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ESA’s Proba-V satellite pinpointed the location of aircraft in flight over the Atlantic ap...

When the ESA’s Proba-V was launched on May 7, its main mission was to map land cover and vegetation growth across the entire surface of the Earth every two days. But the miniaturized ESA satellite is also casting its gaze higher, to test whether it is possible to track aircraft continuously from space. Proba-V has now shown this is indeed possible, by becoming the first satellite to pick up aircraft tracking signals from space.  Read More

The Clip-Air combines air and rail transport elements

Air travel today is a nightmare of long drives to crowded airports, long queues that move at a snail's pace, and long, boring waits in identical lobbies drinking overpriced coffee. It would be so much easier and less frustrating if catching a plane were like catching a train. If Switzerland’s École Polytechnique Fédérale de Lausanne (EPFL) has its way, its Clip-Air project will one day produce modular aircraft that will allow you to board a plane at a London railway station and disembark in the middle of Rome without ever setting foot in an air terminal.  Read More

Stratolaunch Systems has announced new developments in its air launch system for spacecraf...

Back in December of 2011, Stratolaunch Systems announced that it was designing a new air launch system for both manned and unmanned spacecraft. Among other things, that system would require the construction of what would be the world’s largest aircraft. While some people might understandably be skeptical of such grand plans ever seeing the light of day, the company recently announced that a couple of important milestones have been reached that bring the project closer to fruition.  Read More

Saker Aircraft claims the Saker S-1 will reach a maximum speed of Mach 0.99

In the business world, time is money (and bragging rights). In April, the Citation X took said rights from the Gulfstream G650 with its maximum speed of Mach 0.935. Another contender could soon be on the tarmac in the form of the Saker S-1. With a design inspired by military fighter jets, US-based Saker Aircraft says its S-1 will cruise at Mach 0.95 and reach a top speed of Mach 0.99.  Read More

Researchers at Stanford University have built a machine which jumps and glides like a flyi...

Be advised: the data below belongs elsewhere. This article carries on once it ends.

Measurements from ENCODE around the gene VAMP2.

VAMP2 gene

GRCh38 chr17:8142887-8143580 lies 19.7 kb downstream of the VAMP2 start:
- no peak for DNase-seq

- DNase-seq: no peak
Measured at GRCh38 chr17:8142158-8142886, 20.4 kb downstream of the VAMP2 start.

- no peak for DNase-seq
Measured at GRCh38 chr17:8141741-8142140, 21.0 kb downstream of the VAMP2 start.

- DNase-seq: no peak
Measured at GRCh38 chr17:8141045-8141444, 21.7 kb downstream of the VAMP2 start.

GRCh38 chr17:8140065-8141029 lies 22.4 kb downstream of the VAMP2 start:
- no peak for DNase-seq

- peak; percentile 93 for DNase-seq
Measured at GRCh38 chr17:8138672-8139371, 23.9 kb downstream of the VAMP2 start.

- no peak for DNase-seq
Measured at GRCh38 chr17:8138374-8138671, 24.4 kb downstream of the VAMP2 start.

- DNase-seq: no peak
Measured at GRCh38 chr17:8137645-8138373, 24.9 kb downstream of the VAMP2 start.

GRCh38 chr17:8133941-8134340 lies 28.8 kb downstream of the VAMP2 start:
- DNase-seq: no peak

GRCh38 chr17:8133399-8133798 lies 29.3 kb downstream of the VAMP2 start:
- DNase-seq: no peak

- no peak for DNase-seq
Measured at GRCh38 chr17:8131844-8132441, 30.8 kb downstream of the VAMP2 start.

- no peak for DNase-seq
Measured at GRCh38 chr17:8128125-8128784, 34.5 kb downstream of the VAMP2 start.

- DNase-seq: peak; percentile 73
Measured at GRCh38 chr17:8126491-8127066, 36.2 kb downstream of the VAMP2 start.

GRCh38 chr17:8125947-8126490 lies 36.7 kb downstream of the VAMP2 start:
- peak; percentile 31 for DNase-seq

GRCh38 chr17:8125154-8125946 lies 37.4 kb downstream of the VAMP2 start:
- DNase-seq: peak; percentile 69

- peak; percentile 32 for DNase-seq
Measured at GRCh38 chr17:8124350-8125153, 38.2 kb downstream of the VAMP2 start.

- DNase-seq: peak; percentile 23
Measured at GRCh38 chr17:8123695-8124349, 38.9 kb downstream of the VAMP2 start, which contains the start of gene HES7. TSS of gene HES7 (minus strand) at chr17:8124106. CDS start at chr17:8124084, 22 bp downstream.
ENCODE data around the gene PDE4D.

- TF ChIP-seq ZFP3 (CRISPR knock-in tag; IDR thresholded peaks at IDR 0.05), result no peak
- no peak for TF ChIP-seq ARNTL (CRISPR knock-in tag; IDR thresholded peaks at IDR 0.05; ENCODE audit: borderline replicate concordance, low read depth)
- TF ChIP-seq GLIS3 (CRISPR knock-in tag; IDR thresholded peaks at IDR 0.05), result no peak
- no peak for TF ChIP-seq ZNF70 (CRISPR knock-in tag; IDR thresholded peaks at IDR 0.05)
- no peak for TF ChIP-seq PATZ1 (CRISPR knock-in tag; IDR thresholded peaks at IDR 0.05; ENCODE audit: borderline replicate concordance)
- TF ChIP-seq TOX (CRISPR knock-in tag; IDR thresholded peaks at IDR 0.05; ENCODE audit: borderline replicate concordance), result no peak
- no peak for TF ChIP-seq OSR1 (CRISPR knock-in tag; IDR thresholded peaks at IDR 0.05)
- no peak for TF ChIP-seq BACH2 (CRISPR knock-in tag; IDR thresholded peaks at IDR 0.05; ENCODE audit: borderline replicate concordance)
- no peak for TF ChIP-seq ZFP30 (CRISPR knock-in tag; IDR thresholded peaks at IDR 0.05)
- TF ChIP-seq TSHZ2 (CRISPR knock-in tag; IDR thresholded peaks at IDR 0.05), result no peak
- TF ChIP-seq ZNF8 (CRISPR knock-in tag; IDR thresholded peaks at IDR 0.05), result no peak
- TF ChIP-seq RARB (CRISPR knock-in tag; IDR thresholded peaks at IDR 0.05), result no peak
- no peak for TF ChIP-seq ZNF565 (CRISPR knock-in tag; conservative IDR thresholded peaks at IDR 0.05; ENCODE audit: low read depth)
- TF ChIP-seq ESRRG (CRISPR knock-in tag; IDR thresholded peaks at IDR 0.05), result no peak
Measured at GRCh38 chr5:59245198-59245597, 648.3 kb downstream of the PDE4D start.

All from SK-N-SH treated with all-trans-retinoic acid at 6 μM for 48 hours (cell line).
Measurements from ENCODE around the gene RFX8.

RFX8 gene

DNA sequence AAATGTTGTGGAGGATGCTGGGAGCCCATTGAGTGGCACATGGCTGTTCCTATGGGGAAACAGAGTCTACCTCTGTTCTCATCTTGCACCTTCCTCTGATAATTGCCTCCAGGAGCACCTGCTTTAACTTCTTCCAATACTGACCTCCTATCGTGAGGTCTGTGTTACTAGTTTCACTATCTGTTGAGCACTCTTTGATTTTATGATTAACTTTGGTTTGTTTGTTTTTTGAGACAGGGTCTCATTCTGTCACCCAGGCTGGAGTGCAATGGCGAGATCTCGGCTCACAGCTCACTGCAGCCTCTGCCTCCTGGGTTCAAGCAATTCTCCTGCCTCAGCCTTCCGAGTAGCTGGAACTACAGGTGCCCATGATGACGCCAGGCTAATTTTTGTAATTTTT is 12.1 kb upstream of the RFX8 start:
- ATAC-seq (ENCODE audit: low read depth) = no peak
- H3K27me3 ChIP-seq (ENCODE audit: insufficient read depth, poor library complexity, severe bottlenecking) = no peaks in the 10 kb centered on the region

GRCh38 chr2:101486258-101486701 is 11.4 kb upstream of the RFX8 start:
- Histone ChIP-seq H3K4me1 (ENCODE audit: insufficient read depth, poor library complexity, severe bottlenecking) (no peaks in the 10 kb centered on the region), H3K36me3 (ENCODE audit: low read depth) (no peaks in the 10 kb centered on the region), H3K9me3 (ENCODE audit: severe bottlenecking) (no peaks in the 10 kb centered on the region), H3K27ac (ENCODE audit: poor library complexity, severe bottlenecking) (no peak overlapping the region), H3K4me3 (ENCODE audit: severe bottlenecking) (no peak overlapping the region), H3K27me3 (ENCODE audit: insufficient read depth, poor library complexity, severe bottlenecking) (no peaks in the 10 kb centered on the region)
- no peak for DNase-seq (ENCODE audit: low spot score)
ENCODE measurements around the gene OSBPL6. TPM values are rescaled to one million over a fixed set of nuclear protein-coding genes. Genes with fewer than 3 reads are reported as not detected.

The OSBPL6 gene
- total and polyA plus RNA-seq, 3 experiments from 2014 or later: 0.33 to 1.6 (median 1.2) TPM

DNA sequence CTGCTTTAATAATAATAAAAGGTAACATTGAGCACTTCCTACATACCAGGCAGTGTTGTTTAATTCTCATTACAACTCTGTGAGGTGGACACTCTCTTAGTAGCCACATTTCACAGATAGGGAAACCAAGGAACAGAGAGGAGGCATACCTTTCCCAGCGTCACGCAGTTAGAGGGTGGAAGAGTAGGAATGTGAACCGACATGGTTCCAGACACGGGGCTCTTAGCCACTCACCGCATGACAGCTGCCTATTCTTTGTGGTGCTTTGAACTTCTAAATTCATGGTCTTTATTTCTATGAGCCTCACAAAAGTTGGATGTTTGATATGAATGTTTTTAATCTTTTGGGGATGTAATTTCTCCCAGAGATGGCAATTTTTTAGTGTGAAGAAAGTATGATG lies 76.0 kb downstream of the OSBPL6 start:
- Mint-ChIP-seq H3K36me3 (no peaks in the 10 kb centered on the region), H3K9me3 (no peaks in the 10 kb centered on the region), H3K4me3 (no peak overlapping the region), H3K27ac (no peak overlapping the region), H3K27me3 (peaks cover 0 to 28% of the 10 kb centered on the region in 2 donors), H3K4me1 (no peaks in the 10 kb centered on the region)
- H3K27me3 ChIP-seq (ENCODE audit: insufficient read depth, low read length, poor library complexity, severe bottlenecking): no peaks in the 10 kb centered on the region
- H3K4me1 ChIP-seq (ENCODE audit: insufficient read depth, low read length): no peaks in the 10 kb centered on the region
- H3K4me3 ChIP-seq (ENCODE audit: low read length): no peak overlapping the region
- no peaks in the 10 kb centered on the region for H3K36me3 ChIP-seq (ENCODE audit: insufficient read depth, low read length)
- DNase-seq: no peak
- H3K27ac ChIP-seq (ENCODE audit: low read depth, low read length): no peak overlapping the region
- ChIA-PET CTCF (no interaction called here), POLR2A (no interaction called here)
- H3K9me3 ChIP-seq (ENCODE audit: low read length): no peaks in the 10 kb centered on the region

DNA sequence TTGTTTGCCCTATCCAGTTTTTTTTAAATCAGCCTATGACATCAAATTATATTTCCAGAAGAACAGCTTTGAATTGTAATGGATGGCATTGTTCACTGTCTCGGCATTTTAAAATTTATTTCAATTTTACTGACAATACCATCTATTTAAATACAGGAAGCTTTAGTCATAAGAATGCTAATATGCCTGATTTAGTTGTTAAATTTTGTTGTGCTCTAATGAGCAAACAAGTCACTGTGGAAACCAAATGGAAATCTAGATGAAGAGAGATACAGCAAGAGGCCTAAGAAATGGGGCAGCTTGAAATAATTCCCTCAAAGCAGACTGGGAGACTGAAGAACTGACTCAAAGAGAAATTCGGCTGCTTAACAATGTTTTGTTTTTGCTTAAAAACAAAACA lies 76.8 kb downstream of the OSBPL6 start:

Researchers at Stanford University have developed a small "aircraft" that resembles a flying fish which can jump and glide over a greater distance than an equivalent jumping robot. Using a carbon fiber spring to take off, the jumpglider has a pivoting wing that stays out of the way during ascent, but which locks into place to glide farther on the way down.  Read More

Aeryon Labs recently unveiled its latest compact UAV, the SkyRanger, which deploys within ...

Many UAV drones have issues when it comes to strong winds and adverse weather, but if you're a soldier needing a birds-eye view, you don't always have time to wait for the sky to clear up. Aeryon Labs' SkyRanger UAV deploys from a backpack within seconds and boasts a new airframe that can remain aloft in high winds and extreme temperatures.  Read More

The F-35B making its first vertical takeoff

Lockheed Martin has revealed that an F-35B fighter jet made its first vertical takeoff on May 10 at Naval Air Station Patuxent River, Maryland. This follows on the heels of its first vertical night landing on April 2 at the same location. The vertical takeoff capability is designed for moving the strike fighter over short distances in an emergency when a runway isn't available, but it is not seen as a combat feature due to its heavy use of fuel.  Read More

A film still of a bouncing bomb trial (Photo: BAE Systems/SSPL)

It's seventy years to the day since No. 617 Squadron of the Royal Air Force returned from Operation Chastise, in which specially designed bouncing bombs were dropped in an attack on the Möhne, Sorpe and Eder Dams in Germany during World War II. Though the bouncing bomb is without doubt the invention for which Barnes Wallis is most renowned (thanks in no small part to its depiction in the film Dambusters) Wallis' other work before, during, and after World War II was of great importance, and in some cases, far ahead of its time. Gizmag spoke to Dr. Andrew Nahum, Principal Curator of Technology at the Science Museum where many of Wallis' papers are archived, about swing-wing aircraft, earthquake bombs, improbable mathematics lessons, and the geodetic Wellington Bomber.  Read More

Researchers have developed a quadcopter that can attach to walls and ceilings with a dry a...

Micro UAVs that have the ability to slip into tight spaces, including inside buildings, have wide ranging military and search and rescue applications. To reach their full potential, however, these UAVs are going to need to learn how to land in rougher areas that don't always have a horizontal surface to touch down on. One team of scientists has begun taking a huge step towards accomplishing just that by developing a quadcopter with a mechanism that allows it to land on walls or ceilings, stay for a while, and then take off again.  Read More

The X-47B catching the arrester cable

The robot takeover came a step closer as Northrop Grumman and the US Navy carried out a successful carrier-style landing of the X-47B Unmanned Combat Air System (UCAS) demonstrator. The test, which was carried out on Saturday at the Naval Air Station Patuxent River in Maryland, used a land-based version of an aircraft carrier cable-arrested landing system as the beginning of the final phase of testing prior to carrier-based trials planned for later this month.  Read More

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